With that said, there is ONE rule that I usually break, and I encourage others to flex their anarchist decorating muscles and hop on my resistance movement: I almost always decorate a room with a completely oversized mirror. In addition to being practical, mirrors are great for bouncing light around a dark room, opening up a small space, and using in lieu of pricey art.
Tori-adored interior at left by Veere Grenney via Veranda
What is the most unexpected thing in your home?
This is a great question. I live in a rental and my landlord, bless his heart (said as Southern women intend – with complete and total snarkiness), has “interesting” taste.
In the bathroom, which I have officially dubbed the “Our Lady of Guadalupe” bath suite, there are large, intermittently-installed tiles depicting some sort of female saint; she’s really sort of a cross between The Virgin Mary, a woodland fairy, and the Venus de Milo. The tiles are probably a foot and a half tall, and there are four of them placed around the bathroom walls. It’s very odd to take a shower and have this woman staring at you. This is definitely the most unexpected thing in my home, but God has granted me the serenity to accept the things I cannot change, and the humor to be able to live with those things.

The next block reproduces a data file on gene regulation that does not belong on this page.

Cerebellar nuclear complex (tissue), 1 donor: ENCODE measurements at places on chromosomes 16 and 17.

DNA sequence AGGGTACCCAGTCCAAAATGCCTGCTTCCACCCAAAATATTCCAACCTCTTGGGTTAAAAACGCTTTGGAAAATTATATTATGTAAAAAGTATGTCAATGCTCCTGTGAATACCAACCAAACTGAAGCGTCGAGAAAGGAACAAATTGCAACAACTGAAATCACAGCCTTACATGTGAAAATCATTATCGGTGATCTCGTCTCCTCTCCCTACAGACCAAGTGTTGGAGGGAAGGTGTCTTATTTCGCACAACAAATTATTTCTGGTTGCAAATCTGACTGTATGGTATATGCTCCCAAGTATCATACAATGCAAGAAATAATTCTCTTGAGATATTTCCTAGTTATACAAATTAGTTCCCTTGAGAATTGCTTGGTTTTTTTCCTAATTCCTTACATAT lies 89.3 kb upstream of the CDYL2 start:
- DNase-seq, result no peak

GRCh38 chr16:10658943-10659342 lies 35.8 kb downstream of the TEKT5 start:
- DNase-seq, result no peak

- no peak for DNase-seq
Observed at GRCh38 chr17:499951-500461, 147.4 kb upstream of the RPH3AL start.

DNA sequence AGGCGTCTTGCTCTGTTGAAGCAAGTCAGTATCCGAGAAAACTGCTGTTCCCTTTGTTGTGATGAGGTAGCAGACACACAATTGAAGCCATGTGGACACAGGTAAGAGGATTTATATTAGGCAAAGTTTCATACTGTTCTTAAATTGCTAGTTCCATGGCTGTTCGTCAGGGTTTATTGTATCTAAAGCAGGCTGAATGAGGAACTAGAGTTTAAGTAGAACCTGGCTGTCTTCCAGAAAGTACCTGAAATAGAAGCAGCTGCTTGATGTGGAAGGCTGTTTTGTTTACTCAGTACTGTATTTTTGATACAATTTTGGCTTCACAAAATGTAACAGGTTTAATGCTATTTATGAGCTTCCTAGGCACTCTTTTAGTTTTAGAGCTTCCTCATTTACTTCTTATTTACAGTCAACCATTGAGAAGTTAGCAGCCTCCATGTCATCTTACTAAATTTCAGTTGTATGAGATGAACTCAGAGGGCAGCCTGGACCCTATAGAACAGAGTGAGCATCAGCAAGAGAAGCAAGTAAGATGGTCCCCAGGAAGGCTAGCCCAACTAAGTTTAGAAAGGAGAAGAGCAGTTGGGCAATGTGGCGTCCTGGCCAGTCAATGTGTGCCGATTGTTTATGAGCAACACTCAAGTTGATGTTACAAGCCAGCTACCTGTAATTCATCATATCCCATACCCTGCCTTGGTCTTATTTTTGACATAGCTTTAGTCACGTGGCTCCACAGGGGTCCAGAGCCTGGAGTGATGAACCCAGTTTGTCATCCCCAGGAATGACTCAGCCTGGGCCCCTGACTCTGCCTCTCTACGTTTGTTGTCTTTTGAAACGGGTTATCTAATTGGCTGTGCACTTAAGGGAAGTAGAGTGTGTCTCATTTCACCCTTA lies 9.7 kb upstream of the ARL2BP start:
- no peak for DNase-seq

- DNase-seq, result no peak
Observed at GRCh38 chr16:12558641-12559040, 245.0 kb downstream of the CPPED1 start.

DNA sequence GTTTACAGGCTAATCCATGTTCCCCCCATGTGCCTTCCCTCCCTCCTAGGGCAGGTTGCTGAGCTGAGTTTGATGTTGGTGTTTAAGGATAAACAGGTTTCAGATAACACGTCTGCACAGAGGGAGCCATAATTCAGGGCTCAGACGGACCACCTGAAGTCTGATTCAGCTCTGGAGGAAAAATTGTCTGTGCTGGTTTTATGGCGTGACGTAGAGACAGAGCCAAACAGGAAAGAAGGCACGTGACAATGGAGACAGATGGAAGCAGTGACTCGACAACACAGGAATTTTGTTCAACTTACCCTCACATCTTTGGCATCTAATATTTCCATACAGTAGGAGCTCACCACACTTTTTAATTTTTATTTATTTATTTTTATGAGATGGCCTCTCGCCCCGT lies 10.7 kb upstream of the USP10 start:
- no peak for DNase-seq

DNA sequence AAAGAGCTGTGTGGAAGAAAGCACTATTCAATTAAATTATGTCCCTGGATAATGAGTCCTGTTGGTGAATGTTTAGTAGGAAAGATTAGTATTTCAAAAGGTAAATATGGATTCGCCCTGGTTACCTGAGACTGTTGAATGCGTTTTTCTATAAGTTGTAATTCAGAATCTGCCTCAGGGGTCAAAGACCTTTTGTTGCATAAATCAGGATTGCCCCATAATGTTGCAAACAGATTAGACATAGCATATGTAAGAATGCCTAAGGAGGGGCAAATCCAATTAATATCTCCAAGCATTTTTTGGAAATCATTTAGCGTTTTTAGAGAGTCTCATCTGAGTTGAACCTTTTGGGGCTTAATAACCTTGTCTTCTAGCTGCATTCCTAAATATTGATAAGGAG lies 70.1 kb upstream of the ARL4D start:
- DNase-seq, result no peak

What does your dream house look like and where would it be?
My dream home already exists! I grew up in a small town outside of Pittsburgh, but my mom would take my older sister and I into the city quite often. There is a particularly beautiful stretch of Fifth Avenue in Shadyside called “Millionaires Row.” There is a mansion, the Moreland-Hoffstot mansion, that I’ve admired since I was a very young child. I’ve included an image of the house because a write-up just wouldn’t do it justice. It is the perfect house in my estimation – I love the oversized windows in the front (can you image the natural light?!?), and I’m especially fond of how the front of the home looks like one gigantic patio. I’ve always imagined summer parties there with guests spilling out of the house and onto the veranda; it’s so magical to me. I also like that it’s in my hometown, which I miss desperately.